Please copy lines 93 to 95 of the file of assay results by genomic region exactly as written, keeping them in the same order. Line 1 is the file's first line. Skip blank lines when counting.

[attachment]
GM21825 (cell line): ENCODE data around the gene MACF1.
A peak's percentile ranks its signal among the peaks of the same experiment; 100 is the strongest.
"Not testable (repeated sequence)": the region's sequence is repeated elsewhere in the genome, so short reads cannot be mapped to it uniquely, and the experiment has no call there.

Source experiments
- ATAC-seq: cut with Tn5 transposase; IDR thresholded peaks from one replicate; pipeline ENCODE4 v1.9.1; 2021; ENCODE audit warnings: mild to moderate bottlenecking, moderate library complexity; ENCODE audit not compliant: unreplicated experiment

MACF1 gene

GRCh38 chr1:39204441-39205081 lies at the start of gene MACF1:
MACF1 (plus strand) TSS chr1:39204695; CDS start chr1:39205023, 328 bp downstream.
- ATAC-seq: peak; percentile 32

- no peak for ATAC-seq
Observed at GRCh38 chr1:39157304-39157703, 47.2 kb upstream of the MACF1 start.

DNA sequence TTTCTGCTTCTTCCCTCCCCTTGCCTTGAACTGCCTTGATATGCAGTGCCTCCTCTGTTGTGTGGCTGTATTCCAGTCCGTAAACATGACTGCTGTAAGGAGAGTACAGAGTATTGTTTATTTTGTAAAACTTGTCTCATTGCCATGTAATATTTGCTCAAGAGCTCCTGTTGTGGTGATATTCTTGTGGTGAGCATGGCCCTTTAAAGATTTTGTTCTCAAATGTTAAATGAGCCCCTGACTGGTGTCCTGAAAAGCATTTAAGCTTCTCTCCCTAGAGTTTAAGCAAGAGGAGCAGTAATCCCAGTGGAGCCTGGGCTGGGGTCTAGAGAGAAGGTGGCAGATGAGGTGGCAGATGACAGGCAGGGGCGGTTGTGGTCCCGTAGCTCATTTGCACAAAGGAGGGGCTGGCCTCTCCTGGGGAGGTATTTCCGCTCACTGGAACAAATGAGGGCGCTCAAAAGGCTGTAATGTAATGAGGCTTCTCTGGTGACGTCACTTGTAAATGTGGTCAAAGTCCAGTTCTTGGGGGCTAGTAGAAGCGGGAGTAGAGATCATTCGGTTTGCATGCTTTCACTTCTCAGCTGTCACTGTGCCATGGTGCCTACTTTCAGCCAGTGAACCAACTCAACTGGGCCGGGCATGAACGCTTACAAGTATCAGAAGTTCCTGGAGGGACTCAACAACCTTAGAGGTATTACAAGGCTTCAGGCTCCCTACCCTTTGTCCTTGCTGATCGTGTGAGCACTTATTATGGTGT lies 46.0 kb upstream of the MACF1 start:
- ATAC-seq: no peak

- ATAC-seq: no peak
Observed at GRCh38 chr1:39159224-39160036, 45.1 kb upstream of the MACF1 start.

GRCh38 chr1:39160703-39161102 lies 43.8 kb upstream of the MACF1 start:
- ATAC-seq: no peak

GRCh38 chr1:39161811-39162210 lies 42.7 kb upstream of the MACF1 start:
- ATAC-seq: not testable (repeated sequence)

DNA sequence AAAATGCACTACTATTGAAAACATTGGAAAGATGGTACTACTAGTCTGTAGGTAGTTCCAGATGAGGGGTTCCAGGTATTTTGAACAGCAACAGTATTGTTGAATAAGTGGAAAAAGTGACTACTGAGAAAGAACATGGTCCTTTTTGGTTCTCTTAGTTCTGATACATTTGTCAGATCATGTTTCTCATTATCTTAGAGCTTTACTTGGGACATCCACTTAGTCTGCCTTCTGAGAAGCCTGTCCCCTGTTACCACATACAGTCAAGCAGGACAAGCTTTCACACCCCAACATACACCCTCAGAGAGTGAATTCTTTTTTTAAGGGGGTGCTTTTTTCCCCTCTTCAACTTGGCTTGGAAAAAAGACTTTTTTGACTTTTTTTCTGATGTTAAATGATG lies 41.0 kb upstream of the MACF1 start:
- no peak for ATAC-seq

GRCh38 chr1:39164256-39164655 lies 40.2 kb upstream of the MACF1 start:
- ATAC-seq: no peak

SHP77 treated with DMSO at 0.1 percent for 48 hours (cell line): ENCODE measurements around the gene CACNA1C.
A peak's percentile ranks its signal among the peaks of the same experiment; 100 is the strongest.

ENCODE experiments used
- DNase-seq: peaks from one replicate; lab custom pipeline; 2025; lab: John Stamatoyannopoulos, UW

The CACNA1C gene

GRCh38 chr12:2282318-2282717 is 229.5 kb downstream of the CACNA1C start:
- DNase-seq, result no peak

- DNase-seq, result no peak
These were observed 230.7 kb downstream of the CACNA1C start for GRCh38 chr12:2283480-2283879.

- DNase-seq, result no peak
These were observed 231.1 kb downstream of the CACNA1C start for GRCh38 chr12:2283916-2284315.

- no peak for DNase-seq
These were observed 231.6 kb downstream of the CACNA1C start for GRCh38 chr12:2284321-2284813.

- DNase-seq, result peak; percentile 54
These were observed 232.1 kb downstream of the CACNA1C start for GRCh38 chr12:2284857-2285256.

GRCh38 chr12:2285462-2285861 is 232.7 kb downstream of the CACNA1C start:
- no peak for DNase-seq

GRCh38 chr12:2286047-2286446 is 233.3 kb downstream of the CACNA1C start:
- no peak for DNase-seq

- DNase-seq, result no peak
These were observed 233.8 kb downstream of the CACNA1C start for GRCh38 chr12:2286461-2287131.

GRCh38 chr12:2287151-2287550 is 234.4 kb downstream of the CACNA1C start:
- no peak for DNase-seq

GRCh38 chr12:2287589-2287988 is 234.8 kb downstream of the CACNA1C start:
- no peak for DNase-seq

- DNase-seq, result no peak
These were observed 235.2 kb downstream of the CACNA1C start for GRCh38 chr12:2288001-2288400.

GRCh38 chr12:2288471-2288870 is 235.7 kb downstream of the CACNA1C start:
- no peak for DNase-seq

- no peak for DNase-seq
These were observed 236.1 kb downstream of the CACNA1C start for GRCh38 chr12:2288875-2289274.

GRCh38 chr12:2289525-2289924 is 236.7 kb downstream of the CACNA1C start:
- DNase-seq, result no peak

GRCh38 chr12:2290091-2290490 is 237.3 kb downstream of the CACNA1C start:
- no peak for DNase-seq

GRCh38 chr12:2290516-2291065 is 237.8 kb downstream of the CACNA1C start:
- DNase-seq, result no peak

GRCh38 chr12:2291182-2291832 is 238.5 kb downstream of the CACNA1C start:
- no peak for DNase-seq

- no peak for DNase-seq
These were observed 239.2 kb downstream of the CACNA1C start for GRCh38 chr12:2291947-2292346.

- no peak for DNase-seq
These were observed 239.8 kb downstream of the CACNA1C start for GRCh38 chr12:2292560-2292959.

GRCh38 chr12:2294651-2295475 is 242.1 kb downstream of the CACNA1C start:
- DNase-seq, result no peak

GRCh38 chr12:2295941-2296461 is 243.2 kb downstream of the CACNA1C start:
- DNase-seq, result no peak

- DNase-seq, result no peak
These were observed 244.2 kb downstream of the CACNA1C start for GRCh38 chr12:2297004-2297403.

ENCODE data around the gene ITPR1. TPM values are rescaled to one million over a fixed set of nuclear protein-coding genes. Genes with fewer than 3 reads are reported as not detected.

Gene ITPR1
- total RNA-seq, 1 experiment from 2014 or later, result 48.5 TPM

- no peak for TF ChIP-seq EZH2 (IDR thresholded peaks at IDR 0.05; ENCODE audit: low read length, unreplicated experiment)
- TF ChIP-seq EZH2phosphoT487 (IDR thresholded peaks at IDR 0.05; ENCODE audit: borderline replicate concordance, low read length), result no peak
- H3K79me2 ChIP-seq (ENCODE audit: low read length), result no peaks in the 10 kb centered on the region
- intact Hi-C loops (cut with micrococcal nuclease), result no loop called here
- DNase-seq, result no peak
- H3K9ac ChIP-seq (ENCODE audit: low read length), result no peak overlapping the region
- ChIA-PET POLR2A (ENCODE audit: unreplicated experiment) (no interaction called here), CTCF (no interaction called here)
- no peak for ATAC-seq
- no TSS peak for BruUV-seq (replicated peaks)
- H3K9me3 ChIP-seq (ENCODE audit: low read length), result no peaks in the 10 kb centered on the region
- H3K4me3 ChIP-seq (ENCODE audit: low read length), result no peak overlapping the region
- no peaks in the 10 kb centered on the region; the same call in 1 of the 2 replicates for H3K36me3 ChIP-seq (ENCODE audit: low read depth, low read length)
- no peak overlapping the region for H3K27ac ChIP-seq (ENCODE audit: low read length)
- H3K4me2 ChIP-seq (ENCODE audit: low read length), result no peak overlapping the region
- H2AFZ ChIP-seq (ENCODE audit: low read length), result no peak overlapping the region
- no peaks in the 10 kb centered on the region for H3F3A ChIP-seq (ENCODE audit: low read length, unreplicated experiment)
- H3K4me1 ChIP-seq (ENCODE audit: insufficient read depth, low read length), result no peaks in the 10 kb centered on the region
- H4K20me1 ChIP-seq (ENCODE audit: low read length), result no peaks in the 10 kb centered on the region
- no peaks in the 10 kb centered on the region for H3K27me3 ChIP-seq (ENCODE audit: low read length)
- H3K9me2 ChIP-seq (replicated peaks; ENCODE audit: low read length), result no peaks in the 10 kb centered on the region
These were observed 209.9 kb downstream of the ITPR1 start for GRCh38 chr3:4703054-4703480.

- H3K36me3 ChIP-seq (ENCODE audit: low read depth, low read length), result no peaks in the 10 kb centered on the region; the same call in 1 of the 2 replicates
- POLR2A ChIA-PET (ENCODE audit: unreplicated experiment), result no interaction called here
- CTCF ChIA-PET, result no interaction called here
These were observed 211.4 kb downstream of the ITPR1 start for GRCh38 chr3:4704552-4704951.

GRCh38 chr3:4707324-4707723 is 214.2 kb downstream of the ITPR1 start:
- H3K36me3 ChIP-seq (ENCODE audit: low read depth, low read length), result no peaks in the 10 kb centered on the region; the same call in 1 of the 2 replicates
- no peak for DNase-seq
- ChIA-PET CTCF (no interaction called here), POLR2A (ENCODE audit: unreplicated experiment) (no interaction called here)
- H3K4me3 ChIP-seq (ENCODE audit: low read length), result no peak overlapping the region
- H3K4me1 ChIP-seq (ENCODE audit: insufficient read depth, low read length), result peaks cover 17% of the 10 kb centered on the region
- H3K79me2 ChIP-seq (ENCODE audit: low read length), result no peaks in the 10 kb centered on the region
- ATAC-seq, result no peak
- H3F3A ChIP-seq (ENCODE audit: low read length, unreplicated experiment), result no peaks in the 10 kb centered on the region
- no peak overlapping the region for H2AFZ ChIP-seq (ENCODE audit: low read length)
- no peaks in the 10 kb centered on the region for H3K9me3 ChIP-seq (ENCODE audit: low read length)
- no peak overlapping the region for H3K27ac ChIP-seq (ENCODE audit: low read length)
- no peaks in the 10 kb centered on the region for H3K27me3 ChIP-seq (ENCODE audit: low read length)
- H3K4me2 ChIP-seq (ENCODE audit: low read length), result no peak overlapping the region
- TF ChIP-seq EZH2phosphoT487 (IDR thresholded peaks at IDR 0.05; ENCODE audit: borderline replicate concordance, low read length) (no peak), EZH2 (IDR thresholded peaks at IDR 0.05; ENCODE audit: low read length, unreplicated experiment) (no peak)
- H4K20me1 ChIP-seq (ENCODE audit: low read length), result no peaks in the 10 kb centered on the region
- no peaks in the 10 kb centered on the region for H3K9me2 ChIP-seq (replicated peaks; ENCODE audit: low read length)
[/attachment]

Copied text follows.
- H4K20me1 ChIP-seq (ENCODE audit: low read length), result no peaks in the 10 kb centered on the region
- no peaks in the 10 kb centered on the region for H3K27me3 ChIP-seq (ENCODE audit: low read length)
- H3K9me2 ChIP-seq (replicated peaks; ENCODE audit: low read length), result no peaks in the 10 kb centered on the region